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  1. <p>http://www.ncbi.nlm.nih.gov/entrez/query.fcgi?cmd=Retrieve&db=PubMed&list_uids=12102462&dopt=Abstract</p>
  2. <p>http://www.ncbi.nlm.nih.gov/entrez/query.fcgi?db=pubmed&cmd=Retrieve&dopt=</p>
  3. <p>http://www.ncbi.nlm.nih.gov/entrez/query.fcgi?cmd=Retrieve&db=pubmed&dopt=Abstract&list_uids=16698864&query_hl=1&itool=pubmed_docsum</p>
  4. <p>http://journals.lww.com/anesthesiology/pages/articleviewer.aspx?year=2000&issue=08000&article=00041&type=fulltext</p>
  5. <p>http://www.anaesthetist.com/anaes/patient/ans.htm</p>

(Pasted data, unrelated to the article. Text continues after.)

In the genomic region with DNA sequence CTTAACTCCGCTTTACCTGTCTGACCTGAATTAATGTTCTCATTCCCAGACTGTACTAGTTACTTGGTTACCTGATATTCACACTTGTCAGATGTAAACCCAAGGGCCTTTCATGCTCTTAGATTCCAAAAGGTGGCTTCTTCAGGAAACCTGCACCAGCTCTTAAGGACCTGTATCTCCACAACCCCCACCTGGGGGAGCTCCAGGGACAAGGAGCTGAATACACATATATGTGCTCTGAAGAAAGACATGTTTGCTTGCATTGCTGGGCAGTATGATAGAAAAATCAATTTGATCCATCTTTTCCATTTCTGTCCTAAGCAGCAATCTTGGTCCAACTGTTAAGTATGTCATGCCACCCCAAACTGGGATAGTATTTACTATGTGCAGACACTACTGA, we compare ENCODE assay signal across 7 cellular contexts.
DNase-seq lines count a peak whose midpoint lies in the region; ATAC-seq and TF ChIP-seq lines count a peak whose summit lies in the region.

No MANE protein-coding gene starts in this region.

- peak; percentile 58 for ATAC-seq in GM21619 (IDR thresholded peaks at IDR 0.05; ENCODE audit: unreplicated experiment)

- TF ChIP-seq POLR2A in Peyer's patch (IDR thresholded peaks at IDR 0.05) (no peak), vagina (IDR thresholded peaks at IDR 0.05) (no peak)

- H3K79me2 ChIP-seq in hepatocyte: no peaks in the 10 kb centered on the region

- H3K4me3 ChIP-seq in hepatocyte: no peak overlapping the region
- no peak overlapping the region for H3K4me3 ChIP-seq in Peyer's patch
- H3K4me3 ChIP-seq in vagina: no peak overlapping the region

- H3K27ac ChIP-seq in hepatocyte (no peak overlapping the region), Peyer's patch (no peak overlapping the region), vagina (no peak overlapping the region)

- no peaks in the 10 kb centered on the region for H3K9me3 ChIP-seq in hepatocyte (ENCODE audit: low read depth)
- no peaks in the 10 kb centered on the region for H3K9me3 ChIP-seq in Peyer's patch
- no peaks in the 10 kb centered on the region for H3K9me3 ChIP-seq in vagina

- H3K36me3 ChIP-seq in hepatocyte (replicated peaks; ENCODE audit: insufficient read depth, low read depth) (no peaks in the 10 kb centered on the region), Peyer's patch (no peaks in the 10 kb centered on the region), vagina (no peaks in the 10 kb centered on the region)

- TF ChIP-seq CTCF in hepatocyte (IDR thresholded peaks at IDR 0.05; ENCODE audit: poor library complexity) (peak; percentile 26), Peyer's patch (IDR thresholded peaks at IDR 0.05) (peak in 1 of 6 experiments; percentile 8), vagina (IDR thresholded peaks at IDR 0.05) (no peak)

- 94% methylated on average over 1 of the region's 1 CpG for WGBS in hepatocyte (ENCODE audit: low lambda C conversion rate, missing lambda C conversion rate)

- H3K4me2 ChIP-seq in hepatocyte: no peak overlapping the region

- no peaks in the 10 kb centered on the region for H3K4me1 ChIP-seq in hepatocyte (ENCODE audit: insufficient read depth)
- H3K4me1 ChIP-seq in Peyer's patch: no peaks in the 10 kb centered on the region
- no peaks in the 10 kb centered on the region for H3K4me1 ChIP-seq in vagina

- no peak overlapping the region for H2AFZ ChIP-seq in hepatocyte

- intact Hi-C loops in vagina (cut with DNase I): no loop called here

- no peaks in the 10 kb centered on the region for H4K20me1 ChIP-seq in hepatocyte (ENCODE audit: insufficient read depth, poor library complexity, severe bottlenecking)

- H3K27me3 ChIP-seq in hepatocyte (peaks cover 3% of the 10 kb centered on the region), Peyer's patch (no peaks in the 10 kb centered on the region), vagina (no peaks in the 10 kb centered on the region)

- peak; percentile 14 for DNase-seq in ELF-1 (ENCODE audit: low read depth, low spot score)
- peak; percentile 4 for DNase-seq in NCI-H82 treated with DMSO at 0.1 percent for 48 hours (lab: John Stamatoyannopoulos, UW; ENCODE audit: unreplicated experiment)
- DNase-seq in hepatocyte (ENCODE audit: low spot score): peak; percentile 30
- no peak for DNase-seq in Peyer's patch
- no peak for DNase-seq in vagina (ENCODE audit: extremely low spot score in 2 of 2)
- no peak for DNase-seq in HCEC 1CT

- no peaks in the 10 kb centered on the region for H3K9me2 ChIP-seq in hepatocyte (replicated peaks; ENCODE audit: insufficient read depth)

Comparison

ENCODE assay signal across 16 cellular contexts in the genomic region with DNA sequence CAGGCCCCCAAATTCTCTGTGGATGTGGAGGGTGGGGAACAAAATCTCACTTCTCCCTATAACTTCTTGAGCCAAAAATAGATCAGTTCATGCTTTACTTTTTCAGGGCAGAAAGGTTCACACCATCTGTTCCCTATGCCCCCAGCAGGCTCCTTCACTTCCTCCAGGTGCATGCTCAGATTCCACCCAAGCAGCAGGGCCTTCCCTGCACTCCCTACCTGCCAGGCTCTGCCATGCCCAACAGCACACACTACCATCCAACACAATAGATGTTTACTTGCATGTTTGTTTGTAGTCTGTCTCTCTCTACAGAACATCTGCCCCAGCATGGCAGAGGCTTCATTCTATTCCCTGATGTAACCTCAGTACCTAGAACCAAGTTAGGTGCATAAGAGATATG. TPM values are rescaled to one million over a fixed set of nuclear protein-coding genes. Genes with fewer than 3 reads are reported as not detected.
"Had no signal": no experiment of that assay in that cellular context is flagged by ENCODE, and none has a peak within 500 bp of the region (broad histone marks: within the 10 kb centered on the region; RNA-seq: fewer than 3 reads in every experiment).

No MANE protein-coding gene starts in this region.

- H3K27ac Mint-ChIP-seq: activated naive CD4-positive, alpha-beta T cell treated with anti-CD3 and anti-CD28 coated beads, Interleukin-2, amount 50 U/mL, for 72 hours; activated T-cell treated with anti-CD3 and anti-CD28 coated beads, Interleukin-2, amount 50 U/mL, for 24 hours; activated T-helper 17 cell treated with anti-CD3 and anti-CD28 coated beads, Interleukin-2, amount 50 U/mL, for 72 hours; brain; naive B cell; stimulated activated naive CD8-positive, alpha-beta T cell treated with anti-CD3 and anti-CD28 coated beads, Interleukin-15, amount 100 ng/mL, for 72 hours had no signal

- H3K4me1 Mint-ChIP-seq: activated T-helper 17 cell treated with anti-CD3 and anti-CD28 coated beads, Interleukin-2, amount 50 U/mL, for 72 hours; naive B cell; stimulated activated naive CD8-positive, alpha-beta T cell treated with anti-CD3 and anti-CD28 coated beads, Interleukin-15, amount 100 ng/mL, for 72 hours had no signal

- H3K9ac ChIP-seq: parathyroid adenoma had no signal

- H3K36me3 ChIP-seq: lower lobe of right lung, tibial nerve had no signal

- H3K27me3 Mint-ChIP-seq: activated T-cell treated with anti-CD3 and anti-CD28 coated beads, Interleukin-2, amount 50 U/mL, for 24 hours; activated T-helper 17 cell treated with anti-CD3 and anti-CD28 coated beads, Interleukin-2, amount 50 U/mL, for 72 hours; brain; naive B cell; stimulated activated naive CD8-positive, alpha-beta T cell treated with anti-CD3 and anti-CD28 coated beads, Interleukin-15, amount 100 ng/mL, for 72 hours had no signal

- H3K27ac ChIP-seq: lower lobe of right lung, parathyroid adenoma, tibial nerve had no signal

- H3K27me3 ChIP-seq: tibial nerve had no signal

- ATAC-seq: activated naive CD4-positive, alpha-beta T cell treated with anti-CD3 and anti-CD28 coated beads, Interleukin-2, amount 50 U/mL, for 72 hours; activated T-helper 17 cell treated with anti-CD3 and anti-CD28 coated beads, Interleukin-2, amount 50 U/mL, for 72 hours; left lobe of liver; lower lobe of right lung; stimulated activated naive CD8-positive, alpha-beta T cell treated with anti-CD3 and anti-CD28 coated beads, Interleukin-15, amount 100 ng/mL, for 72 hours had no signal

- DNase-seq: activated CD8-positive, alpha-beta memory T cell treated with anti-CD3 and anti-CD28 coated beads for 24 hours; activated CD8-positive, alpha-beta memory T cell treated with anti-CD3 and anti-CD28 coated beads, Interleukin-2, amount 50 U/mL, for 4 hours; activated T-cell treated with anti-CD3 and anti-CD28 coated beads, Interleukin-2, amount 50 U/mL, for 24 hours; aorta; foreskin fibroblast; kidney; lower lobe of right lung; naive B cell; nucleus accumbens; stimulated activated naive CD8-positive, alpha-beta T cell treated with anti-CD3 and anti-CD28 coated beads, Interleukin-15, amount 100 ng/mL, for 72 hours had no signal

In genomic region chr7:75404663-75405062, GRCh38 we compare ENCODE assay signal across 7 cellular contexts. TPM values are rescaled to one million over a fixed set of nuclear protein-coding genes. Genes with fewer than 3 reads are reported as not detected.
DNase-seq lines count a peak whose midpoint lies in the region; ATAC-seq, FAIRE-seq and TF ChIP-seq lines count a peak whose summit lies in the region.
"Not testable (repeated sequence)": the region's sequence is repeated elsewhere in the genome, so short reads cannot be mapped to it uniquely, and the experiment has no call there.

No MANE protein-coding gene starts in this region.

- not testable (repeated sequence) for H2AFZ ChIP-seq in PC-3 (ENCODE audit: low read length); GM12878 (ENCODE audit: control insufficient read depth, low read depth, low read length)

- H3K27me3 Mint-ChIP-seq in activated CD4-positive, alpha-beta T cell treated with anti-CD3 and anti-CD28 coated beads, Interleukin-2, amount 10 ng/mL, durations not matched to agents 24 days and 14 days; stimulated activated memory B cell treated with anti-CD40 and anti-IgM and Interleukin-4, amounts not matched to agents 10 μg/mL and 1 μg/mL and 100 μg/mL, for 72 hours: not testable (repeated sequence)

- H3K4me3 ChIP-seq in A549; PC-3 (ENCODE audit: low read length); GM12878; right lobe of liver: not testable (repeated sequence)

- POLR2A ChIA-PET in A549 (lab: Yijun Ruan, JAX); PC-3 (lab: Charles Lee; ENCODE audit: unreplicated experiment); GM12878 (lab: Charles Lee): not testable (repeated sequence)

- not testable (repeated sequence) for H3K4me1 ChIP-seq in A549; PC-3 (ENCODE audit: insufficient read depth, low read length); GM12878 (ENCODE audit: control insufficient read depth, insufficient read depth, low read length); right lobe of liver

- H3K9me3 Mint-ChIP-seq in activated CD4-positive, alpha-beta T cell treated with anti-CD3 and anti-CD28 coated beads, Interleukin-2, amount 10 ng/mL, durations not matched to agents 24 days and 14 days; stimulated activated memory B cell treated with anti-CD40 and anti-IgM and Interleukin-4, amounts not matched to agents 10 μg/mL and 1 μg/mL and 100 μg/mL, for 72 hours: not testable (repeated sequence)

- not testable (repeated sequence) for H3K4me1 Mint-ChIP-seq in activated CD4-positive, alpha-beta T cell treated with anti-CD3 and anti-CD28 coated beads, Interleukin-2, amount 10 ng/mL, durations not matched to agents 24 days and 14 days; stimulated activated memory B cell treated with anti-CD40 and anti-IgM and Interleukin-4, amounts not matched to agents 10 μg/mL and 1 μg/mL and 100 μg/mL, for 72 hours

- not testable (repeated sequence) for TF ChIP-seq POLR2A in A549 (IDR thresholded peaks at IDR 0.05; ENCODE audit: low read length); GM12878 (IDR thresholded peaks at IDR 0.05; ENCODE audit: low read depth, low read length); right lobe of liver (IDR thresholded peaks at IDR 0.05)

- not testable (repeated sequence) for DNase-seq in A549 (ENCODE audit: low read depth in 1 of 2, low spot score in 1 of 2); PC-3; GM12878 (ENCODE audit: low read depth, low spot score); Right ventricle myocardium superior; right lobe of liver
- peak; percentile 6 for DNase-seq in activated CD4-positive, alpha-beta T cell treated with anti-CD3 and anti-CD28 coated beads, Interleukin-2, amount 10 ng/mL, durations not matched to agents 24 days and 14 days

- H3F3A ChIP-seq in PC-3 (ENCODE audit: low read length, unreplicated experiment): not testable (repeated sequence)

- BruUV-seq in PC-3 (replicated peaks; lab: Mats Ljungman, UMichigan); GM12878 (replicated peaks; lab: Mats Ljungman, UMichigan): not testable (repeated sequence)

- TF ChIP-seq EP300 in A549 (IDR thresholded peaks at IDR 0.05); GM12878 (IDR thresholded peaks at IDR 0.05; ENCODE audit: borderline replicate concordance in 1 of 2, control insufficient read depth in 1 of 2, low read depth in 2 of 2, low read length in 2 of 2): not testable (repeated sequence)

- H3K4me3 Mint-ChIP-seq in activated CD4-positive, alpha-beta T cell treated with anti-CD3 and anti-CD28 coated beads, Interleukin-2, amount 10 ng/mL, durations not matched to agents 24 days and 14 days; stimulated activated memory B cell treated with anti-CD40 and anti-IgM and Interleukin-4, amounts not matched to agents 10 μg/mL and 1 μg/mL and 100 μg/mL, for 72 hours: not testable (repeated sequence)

6. DINET collects relevant research related to dysautonomia disorders and related conditions & illnesses. This is in no way meant to be a complete list of all research currently underway or the results of research currently made public. But it is a summary of key research studies that we hope are relevant and potentially important to our members' ongoing treatment and prognosis. Please check back as this page is regularly updated. Updated Info: Dr. Raj and associate, Dr. Miller's updated article about the pharmacotherapy for POTS. Pub. May 2018 in Science Direct, Autonomic Neuroscience. https://www.sciencedirect.com/science/article/pii/S1566070218300250 NEW: An examination of whether the impairment of the Corticol Autonomic Network (CAN) of the brain is involved int the psysiology of Neurogenic Orthostatic Hypotension (NOH) Pub. Oct 2018 https://www.ncbi.nlm.nih.gov/pubmed/30332348 NEW RESULTS: The need for specific diagnosis and treatment for patients labeled with CFS and Fibromyalgia. Important research results from one of DINET's Medical Advisors, Dr. Svetlana Blitshteyn and her colleague, Pradeep Chopra, Pub date Oct 2018 Read full article: 2018CFS_Fibromyalgia_ChronicPain_PubKarger.pdf Updated info from the CDC on HPV Vaccine safety for POTS patients https://www.cdc.gov/vaccinesafety/vaccines/hpv/hpv-safety-faqs.html Follow up to: HPV Vaccine and POTS - https://www.ncbi.nlm.nih.gov/pubmed/28689455 Complex Regional Pain Syndrome, Type 1 - Diagnosis and management. https://www.ncbi.nlm.nih.gov/pubmed/29409405?_ga=2.71311891.1204982470.1531704876-989465291.1526426607 Study results: A presentation made by the American Association for Cancer Research at their annual meeting reported findings related to health risks in post-menopausal women using medication for high blood pressure. The report claims an increased risk of pancreatic cancer in post-menopausal women using short-acting calcium channel blocking medications for their blood pressure treatment. Read the information from the AACR. Study results: NE Journal of Medicine releasing study results for episodic migraine treatment using Erenunab. The publication is reporting a 50% or greater reduction in the average number of migraine days per month. Read more about this study Study results: Physical maneuvers are viewed as important and promising strategies for reducing recurring episodes of syncope in vasovagal syncope patients. Read the result of the study published Jan. 2018 Study results: University of Alberta & McGill University release their findings for a new therapeutic agent that may hold the potential for the prevention of MS Article synopsis: https://bit.ly/2GhF5FK Research Article: https://insight.jci.org/articles/view/98410 Study results: Could gut bacteria be the key to preventing autoimmune disorders? Researchers from Yale, New Haven, CT are reporting that discovery that bacteria in the small intestine can travel to other organs and induce an autoimmune response. They also are reporting that antibiotic treatment or vaccine may be the key to combating this reaction. The study results were originally published in the journal Science. This article from Medical News Today gives a synopsis of the findings and links to the full study. https://www.medicalnewstoday.com/articles/321157.php Genomics and Health Impact Blog - a discussion about gene testing from the CDC There have been enormous contributions towards disease prevention in women's health, in particular, the development of consumer testing for the BRCA gene. The benefits cannot be applauded enough. However, health protection & research organizations like the CDC, are increasingly warning consumers about the need for professional counsel when interpreting results. This article, humorously entitled "Think before you spit" tempers the amazing breakthroughs with the cautionary information we need to have to be able to put a perspective on the results testing may give us. https://blogs.cdc.gov/genomics/2017/04/18/direct-to-consumer-2/ 1st lab test to detect concussion approved by FDA For any person who has fainted or fallen and hit their head, the blood test approved recently by the FDA could be a lifesaver. The test detects concussion by looking for specific proteins released into the blood within 12 hours after the head trauma. Known as the Banyan Brain Trauma Indicator it can reduce the need for CT Scans and radiation and will produce results within 3 - 4 hours following injury. Read more about this important breakthrough Neuroprotective diet having good results for people living with MSA https://www.multiplesystematrophy.org/about-msa/neuroprotective-diet POTS & Ehlers-Danlos Syndrome "Postural tachycardia in hypermobile Ehlers-Danlos syndrome: A distinct subtype?" by Miglis MG, Schultz B, and Muppidi S, from the Departments of Neurology and Psychiatry at Stanford University Medical Center. "It is not clear if patients with postural tachycardia syndrome (POTS) and Ehlers-Danlos syndrome (hEDS) differ from patients with POTS due to other etiologies. We compared the results of autonomic testing and healthcare utilization in POTS patients with and without hEDS." https://www.ncbi.nlm.nih.gov/pubmed/28986003